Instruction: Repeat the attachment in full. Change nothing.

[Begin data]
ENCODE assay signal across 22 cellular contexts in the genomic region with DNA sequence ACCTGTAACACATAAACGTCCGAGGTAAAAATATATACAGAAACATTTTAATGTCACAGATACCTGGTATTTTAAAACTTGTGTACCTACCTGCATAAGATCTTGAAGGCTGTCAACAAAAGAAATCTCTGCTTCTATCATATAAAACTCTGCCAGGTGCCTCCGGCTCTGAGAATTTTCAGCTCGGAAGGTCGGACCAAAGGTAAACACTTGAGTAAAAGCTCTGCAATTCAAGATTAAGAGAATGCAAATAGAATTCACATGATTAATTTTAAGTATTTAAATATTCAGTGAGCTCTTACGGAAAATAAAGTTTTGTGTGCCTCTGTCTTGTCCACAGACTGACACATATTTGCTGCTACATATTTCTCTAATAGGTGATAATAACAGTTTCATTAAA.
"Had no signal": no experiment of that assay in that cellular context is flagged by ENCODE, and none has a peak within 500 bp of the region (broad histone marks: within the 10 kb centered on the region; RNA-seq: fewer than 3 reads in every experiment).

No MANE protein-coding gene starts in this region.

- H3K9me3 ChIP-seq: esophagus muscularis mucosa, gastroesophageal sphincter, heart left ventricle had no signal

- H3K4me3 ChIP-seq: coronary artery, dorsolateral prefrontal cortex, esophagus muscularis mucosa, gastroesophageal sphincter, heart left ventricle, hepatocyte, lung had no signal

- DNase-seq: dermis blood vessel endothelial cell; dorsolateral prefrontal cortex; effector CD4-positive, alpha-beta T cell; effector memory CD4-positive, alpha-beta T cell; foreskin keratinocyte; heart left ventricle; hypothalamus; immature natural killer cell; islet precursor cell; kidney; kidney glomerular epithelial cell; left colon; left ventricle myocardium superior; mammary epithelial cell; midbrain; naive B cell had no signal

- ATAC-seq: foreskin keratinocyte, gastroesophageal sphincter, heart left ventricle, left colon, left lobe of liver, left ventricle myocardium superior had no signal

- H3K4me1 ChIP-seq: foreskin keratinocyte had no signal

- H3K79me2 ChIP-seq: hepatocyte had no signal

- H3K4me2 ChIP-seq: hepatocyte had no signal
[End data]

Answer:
ENCODE assay signal across 22 cellular contexts in the genomic region with DNA sequence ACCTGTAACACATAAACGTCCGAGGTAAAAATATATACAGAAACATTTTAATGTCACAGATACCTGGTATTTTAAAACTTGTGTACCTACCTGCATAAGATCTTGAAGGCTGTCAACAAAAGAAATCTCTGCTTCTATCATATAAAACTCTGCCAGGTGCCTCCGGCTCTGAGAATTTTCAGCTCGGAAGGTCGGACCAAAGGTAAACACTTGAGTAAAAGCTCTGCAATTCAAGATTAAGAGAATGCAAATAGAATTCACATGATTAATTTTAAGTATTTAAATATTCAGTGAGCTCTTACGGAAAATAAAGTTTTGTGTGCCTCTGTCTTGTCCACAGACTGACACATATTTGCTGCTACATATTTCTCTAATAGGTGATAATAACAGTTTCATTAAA.
"Had no signal": no experiment of that assay in that cellular context is flagged by ENCODE, and none has a peak within 500 bp of the region (broad histone marks: within the 10 kb centered on the region; RNA-seq: fewer than 3 reads in every experiment).

No MANE protein-coding gene starts in this region.

- H3K9me3 ChIP-seq: esophagus muscularis mucosa, gastroesophageal sphincter, heart left ventricle had no signal

- H3K4me3 ChIP-seq: coronary artery, dorsolateral prefrontal cortex, esophagus muscularis mucosa, gastroesophageal sphincter, heart left ventricle, hepatocyte, lung had no signal

- DNase-seq: dermis blood vessel endothelial cell; dorsolateral prefrontal cortex; effector CD4-positive, alpha-beta T cell; effector memory CD4-positive, alpha-beta T cell; foreskin keratinocyte; heart left ventricle; hypothalamus; immature natural killer cell; islet precursor cell; kidney; kidney glomerular epithelial cell; left colon; left ventricle myocardium superior; mammary epithelial cell; midbrain; naive B cell had no signal

- ATAC-seq: foreskin keratinocyte, gastroesophageal sphincter, heart left ventricle, left colon, left lobe of liver, left ventricle myocardium superior had no signal

- H3K4me1 ChIP-seq: foreskin keratinocyte had no signal

- H3K79me2 ChIP-seq: hepatocyte had no signal

- H3K4me2 ChIP-seq: hepatocyte had no signal